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Patrick Dempsey: Cancer Caregiver

You may know him as 'Dr. McDreamy,' but the real Patrick Dempsey is a supportive son who has twice helped his mother face down ovarian cancer.

Patrick Dempsey: Caregiver in Action

Making sense of a sometimes complicated diagnosis, choosing the best medical facility, sorting through reams of information -- much of it frightening -- and determining the best treatment options can be extremely challenging, Dempsey admits.

But it’s all part of being the very best advocate you can be for your loved one, whose energy should be focused on getting well, he says.

“You are in an incredibly vulnerable position [as a caregiver] because you feel beholden to people who you think have all the information,” he says. Although his Grey’s Anatomy alter ego, Dr. Derek Shepherd, often seems infallible, “just because someone is a doctor doesn’t mean they have all the answers. Be relentless, question information, and double check it,” Dempsey urges. “Get a second opinion. Do your research.”

It helped that the actor had someone on the inside to turn to. “My sister works in a hospital and is very well-connected. She gave us information and helped us break it down. There is just so much to take in that it’s overwhelming,” he says. And he offers this bit of advice: “Bring a tape recorder -- because you can’t remember everything.”

Advocating for the best possible treatment in the hospital is not a caretaker’s only job, Dempsey says. “When [a loved one] is going through chemotherapy, it’s very hard for them to stay motivated. But if you are a caretaker you need to get them off the couch and moving.”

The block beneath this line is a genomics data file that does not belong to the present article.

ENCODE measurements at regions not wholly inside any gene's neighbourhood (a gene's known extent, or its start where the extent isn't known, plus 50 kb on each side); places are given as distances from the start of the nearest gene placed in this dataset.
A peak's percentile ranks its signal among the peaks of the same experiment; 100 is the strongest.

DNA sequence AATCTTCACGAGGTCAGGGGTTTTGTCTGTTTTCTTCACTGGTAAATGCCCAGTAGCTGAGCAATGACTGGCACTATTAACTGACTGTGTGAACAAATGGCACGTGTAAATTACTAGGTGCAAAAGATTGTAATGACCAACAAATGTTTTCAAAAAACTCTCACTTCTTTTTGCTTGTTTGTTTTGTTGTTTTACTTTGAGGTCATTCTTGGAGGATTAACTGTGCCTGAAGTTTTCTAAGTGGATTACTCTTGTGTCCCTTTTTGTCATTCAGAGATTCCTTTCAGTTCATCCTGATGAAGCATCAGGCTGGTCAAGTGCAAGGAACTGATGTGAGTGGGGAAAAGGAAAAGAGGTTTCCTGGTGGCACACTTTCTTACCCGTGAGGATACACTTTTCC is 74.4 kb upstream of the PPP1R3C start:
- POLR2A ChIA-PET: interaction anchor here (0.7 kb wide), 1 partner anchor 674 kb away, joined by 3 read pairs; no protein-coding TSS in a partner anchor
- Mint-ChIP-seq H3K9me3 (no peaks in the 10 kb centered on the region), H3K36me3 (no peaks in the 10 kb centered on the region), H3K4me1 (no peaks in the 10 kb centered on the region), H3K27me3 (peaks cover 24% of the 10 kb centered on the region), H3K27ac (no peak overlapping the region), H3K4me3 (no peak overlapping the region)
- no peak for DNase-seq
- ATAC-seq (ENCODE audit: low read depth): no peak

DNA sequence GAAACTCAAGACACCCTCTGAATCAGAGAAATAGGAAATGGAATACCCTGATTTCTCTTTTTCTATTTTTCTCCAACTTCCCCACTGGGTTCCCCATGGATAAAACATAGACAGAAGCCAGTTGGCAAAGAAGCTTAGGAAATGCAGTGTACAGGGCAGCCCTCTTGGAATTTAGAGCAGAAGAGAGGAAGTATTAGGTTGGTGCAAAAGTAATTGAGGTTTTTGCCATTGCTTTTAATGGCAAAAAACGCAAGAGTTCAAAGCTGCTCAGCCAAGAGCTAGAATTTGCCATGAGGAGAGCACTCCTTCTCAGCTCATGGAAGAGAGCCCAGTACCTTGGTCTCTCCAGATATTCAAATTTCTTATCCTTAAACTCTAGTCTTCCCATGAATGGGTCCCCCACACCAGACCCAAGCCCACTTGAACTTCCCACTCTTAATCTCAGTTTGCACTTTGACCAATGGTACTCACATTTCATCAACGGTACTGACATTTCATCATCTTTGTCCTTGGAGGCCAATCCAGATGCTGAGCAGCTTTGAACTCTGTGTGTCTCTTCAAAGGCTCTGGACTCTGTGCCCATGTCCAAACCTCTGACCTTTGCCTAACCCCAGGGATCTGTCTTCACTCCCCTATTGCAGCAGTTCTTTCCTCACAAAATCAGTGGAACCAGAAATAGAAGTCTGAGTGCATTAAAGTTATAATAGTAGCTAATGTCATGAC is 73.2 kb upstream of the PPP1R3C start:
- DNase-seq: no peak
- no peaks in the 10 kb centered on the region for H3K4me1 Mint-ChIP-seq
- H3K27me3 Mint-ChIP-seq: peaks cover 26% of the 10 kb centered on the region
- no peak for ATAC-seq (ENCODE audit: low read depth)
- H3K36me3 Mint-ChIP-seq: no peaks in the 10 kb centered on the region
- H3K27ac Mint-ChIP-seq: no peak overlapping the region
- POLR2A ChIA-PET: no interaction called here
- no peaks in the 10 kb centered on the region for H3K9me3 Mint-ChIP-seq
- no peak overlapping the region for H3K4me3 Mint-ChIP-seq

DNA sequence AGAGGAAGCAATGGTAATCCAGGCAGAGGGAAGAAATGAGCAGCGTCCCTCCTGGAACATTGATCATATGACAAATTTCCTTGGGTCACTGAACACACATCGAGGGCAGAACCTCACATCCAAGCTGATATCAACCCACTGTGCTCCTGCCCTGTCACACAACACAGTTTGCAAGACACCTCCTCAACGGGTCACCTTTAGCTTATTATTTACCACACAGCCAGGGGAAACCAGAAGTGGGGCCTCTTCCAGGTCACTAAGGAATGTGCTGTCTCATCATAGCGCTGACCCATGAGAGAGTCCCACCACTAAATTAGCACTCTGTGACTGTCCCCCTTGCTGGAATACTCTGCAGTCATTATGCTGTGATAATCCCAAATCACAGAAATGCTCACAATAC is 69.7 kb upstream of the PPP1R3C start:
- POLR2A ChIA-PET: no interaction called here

Of course, caregivers themselves experience emotional ups and downs, seeing someone they love dealing with cancer.

“It’s really hard to stay positive all the time -- and that’s OK. You need to talk about what you are feeling and be honest about your emotions, and get therapy. And you should stay in the workplace,” the actor suggests, “so that your life is not just about the cancer.”

Terri Ades, MS, APRN-BC, AOCN, director of cancer information at the American Cancer Society in Atlanta, agrees. “Support for the caregiver is important. He or she must step back and say, ‘I have to take care of myself.’ It can be really hard for caregivers, especially, to try and maintain an optimistic attitude when their fears are just as great as the patient’s,” she tells WebMD." Even as the years go by, from the time of first diagnosis, that fear oftentimes doesn’t ever go away -- for anyone in the family.”

Dempsey says that, at some point, we all will be caregivers or patients: “The big thing now is that more and more people are surviving cancer because we are diagnosing it earlier and earlier; there is more awareness. It’s inevitable that at some point in your life you or a family member will be dealing with this disease.”

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